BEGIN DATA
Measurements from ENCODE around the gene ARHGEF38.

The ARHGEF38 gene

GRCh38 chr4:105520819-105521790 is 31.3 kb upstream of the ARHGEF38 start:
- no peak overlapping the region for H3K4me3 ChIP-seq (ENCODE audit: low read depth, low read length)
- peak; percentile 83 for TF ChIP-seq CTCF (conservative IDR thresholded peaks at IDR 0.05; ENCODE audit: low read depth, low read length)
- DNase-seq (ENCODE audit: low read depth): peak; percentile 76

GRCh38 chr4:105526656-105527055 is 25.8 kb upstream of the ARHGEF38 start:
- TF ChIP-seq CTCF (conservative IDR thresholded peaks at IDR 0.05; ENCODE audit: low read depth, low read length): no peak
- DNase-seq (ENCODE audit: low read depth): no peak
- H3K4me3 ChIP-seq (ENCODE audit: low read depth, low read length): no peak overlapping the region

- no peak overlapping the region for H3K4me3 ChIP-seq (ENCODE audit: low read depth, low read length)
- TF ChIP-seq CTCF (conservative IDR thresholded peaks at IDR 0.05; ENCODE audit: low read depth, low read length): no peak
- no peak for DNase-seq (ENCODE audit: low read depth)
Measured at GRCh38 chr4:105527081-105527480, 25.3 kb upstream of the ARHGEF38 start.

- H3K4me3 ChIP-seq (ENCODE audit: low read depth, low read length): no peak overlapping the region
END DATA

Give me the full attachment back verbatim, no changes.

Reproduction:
Measurements from ENCODE around the gene ARHGEF38.

The ARHGEF38 gene

GRCh38 chr4:105520819-105521790 is 31.3 kb upstream of the ARHGEF38 start:
- no peak overlapping the region for H3K4me3 ChIP-seq (ENCODE audit: low read depth, low read length)
- peak; percentile 83 for TF ChIP-seq CTCF (conservative IDR thresholded peaks at IDR 0.05; ENCODE audit: low read depth, low read length)
- DNase-seq (ENCODE audit: low read depth): peak; percentile 76

GRCh38 chr4:105526656-105527055 is 25.8 kb upstream of the ARHGEF38 start:
- TF ChIP-seq CTCF (conservative IDR thresholded peaks at IDR 0.05; ENCODE audit: low read depth, low read length): no peak
- DNase-seq (ENCODE audit: low read depth): no peak
- H3K4me3 ChIP-seq (ENCODE audit: low read depth, low read length): no peak overlapping the region

- no peak overlapping the region for H3K4me3 ChIP-seq (ENCODE audit: low read depth, low read length)
- TF ChIP-seq CTCF (conservative IDR thresholded peaks at IDR 0.05; ENCODE audit: low read depth, low read length): no peak
- no peak for DNase-seq (ENCODE audit: low read depth)
Measured at GRCh38 chr4:105527081-105527480, 25.3 kb upstream of the ARHGEF38 start.

- H3K4me3 ChIP-seq (ENCODE audit: low read depth, low read length): no peak overlapping the region